The thought of being back in tiny Denmark, among the precious few on this planet with whom I have a common tongue, a shared culture and history, is both exceedingly exciting and disturbingly frightening. Will I be the fish in the water, or the bull in a china shop? Only time will tell, and please wish me good luck, all right?

    No matter how it all goes, it’s a reassuring thought that thanks to all the beautiful people I’ve met over the last years, I feel quite at home anywhere in the world. I’ve traveled among Christian, Muslim, Buddhist, Hindu, Atheist people, through some of the poorest and wealthiest countries on Earth, I’ve stayed with boys/girls, men/women, young/old, small/tall, white/black/brown/yellow people from all walks of life, and though, naturally, all these encounters and experiences have been (blissfully) diverse and different, to me they’re all collectively connected by the main thread called humanity.

    Thanks to that humanity I feel more connected to the world and its people than ever, it makes the world feel like my playground, and it’s an invaluable feeling that makes me feel rich and alive. Humanity is everywhere. It’s the glue that keeps the social machinery called mankind together. Take it from me, and don’t let anyone or anything convince you
    otherwise. I consider it a promise.

    Outside the daylight is starting to get a grip, and soon it’s Paris Montparnasse, where I’ll jump on a bus headed for Brussels where I’m going to meet up with lovely Belgian friends. Also arriving in Brussels today is Pablo who’s coming to spend New Year’s Eve with me. I’m absolutely stoked about this, and I’m very fond of the idea that the circle, that was sadly broken with Pablo’s WT exit back in July 2006, will (kind of) be complete again even though there won’t be any cycling this time around. Rumor has it that the reunited duo is going to shake the foundations of the Belgian capital on NYE.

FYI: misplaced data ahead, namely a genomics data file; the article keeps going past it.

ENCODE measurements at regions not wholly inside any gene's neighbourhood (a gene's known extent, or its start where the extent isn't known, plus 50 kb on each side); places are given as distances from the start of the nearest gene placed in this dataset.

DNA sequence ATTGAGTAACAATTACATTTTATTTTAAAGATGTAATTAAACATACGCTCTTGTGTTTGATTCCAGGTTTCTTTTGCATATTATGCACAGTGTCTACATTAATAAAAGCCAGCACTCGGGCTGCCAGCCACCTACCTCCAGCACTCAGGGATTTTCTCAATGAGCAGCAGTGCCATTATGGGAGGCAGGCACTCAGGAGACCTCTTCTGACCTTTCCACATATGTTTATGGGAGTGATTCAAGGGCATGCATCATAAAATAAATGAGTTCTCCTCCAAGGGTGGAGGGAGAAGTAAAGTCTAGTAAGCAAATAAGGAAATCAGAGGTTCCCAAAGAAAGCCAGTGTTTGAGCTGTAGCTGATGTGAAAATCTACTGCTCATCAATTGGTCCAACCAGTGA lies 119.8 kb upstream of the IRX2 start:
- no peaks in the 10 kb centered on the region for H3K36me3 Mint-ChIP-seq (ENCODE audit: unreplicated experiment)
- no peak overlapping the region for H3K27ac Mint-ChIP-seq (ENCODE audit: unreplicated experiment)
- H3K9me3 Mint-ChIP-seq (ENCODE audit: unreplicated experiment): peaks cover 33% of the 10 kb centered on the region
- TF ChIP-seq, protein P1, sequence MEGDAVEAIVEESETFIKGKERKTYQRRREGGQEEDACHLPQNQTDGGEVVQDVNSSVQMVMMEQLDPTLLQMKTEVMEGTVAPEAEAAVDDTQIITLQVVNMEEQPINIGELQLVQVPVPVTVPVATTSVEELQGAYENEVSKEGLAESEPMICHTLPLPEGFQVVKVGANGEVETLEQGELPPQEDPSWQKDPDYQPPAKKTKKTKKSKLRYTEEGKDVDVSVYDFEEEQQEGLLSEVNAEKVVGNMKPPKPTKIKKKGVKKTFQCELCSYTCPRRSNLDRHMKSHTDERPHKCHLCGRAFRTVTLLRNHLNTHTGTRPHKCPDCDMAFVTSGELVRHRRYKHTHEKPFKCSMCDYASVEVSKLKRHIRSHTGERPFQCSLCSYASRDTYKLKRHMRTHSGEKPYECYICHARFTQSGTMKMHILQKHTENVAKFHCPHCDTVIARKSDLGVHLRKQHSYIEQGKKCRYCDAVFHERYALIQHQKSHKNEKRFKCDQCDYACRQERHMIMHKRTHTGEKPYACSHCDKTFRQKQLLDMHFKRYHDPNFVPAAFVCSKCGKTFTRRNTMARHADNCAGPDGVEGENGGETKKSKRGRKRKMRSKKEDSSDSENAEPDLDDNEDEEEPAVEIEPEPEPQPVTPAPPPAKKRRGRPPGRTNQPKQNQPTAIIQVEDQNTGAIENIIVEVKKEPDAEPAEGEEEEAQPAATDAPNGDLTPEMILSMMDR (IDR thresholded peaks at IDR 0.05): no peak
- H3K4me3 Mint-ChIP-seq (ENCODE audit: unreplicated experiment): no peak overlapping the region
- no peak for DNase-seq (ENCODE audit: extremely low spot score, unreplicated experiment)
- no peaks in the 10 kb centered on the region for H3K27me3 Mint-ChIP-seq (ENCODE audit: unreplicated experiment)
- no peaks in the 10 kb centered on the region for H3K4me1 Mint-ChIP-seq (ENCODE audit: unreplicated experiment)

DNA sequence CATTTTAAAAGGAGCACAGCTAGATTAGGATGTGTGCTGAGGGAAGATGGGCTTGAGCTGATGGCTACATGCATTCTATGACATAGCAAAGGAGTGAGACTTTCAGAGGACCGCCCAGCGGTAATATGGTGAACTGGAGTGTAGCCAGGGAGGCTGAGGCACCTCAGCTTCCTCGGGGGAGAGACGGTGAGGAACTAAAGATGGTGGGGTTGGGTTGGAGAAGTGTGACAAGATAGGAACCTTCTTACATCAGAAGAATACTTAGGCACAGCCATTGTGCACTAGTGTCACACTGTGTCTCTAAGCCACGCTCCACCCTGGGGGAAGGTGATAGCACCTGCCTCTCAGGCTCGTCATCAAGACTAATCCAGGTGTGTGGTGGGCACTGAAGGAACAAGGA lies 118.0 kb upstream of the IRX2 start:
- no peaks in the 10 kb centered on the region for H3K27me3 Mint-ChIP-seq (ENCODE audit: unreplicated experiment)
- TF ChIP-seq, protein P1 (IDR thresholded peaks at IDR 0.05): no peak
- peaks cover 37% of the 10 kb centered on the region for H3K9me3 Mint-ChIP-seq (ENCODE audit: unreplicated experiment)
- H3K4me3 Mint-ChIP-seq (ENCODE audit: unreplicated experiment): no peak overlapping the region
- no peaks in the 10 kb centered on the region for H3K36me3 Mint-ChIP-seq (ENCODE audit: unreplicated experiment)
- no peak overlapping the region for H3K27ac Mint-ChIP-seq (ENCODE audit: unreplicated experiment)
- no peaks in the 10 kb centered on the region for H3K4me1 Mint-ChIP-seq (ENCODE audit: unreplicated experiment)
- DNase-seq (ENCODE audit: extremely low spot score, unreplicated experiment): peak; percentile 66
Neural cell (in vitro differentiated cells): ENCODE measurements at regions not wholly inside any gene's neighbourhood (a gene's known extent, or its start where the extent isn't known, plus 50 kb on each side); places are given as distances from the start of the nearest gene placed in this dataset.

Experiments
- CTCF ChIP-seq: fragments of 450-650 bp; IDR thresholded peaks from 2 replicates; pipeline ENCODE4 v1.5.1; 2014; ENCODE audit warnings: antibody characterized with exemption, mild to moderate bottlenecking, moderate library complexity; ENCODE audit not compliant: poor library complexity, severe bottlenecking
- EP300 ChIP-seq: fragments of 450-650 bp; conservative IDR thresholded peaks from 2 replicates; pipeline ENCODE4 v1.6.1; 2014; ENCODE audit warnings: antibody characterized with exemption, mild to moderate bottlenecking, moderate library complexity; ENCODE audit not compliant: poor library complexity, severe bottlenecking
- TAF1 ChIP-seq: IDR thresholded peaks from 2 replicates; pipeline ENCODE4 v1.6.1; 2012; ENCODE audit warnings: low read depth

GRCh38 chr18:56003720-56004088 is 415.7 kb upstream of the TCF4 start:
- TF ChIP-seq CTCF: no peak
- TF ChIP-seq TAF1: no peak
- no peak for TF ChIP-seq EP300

Beginning of January it’s back to Limoges, France where I’ve left my bike and gear, and then ride the final stint north through Belgium, Holland, and Germany. Tentatively, I expect to cross the Danish border around end of January 2010. So unreal.

    Thus perceived and with love,

    Nicolai

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    2 Responses to “Newsletter from Paris”

    1. Jonas Says:

      Held og lykke med den sidste del af rejsen Nicolai – det har været fantastisk at følge, omend jeg ikke har været med hele vejen, desværre.

      Godt nytår fra Danmark,
      Jonas

    2. Erik Næser Says:

      Hej Nicolai

      Jeg kan godt forstå dine bekymringer/glæde over snart at være tilbage i lille Danmark ! Bekymringer , !! der vil uden tvivl gå et stykke tid før du falder til ro og finder dagligdagen , kan godt forstå dine tanker, men udlængslen og din trang til at møde nye kulturer nye mennesker vil nok sidde i dig et godt stykke tid, jeg har fulgt din rejse fra dag 1 og har fundet dine beskrivelser, dine billeder af alle de lande du har besøgt meget , meget interessante , jeg vil savne de daglige besøg på WT , Godt Nytår og god tur hjem

      Erik Næser